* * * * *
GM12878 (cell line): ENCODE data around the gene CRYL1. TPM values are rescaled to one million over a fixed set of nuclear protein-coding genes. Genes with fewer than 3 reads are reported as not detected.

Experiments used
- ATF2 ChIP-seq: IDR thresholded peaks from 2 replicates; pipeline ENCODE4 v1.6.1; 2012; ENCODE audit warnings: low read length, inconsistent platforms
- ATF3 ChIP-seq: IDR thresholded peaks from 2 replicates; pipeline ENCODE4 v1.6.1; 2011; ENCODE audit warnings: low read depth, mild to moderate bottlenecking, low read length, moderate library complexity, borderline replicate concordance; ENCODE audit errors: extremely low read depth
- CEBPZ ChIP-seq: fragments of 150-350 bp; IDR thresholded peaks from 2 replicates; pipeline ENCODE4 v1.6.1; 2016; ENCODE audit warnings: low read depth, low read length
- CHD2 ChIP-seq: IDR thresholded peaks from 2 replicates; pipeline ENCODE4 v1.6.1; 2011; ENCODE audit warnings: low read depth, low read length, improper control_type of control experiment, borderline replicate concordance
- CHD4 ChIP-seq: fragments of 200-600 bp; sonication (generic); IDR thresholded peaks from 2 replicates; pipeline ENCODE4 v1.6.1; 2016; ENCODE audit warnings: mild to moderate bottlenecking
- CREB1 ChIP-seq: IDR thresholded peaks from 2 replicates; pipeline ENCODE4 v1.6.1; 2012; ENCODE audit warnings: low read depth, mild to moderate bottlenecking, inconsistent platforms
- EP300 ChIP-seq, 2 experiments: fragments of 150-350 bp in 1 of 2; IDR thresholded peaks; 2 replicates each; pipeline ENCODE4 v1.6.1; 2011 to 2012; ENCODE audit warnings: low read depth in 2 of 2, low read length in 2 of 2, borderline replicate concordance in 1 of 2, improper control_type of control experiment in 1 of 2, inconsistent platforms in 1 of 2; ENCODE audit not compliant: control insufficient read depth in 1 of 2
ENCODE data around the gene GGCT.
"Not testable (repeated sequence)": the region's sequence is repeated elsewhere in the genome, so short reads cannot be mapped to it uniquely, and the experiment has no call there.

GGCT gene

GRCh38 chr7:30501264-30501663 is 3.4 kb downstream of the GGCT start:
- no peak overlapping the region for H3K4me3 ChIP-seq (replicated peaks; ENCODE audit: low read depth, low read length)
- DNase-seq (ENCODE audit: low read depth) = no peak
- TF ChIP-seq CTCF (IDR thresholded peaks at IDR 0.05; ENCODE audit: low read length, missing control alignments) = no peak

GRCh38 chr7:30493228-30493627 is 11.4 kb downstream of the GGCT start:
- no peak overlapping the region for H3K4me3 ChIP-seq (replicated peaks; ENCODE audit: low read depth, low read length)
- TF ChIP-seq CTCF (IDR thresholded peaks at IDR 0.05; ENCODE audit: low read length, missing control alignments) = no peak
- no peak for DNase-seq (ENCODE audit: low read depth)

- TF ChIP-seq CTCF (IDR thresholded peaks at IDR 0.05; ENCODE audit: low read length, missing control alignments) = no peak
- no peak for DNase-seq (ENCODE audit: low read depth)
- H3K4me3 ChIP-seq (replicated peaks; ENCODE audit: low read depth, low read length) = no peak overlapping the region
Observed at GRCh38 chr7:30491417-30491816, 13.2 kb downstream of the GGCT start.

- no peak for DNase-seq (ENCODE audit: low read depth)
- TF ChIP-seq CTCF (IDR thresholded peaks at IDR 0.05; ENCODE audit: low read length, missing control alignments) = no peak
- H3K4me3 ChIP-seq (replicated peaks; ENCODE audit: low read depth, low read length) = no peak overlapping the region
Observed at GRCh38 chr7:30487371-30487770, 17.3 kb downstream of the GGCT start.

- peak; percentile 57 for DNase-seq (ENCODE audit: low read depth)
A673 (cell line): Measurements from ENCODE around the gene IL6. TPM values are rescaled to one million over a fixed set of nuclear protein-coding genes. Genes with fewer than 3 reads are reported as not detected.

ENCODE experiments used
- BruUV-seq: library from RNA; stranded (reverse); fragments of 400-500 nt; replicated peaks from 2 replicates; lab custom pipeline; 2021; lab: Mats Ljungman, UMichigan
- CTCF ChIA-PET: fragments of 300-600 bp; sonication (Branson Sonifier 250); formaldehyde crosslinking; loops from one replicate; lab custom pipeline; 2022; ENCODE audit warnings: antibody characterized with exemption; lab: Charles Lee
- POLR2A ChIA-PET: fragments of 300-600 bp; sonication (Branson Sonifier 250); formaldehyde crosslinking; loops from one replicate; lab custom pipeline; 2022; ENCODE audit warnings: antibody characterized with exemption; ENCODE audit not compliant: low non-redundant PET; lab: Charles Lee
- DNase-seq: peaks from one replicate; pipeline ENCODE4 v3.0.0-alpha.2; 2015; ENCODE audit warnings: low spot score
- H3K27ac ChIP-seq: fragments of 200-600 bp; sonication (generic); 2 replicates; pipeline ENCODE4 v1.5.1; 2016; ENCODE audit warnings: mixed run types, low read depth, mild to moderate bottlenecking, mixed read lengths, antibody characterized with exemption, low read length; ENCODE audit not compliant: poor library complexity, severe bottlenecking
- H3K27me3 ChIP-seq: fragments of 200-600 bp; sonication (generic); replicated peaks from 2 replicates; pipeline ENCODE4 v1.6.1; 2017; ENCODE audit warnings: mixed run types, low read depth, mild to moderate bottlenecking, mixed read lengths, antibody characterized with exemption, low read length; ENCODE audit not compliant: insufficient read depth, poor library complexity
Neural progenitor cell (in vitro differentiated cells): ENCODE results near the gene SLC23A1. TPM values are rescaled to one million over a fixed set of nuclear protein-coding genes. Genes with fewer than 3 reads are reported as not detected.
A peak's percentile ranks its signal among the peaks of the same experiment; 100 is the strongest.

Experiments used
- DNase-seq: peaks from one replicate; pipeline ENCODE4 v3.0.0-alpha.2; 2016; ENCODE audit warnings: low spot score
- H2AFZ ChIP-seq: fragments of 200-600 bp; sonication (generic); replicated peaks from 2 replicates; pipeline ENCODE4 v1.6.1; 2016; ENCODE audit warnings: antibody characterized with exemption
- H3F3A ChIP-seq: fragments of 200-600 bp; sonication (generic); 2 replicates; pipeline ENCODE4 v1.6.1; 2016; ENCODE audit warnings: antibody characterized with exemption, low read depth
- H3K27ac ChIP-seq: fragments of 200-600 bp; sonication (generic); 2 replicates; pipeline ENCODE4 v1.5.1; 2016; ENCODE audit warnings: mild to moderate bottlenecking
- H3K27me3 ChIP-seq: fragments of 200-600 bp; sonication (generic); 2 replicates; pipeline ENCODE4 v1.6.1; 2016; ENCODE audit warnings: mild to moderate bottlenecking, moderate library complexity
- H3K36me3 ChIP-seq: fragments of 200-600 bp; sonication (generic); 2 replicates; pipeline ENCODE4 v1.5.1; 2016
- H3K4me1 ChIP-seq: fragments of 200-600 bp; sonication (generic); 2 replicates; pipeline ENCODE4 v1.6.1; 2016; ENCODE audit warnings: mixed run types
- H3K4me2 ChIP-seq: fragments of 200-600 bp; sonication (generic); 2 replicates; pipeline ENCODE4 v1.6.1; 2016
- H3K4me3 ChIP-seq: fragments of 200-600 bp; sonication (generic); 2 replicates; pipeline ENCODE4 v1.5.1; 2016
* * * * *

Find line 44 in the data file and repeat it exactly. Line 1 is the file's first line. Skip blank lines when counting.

- H3K27ac ChIP-seq: fragments of 200-600 bp; sonication (generic); 2 replicates; pipeline ENCODE4 v1.5.1; 2016; ENCODE audit warnings: mild to moderate bottlenecking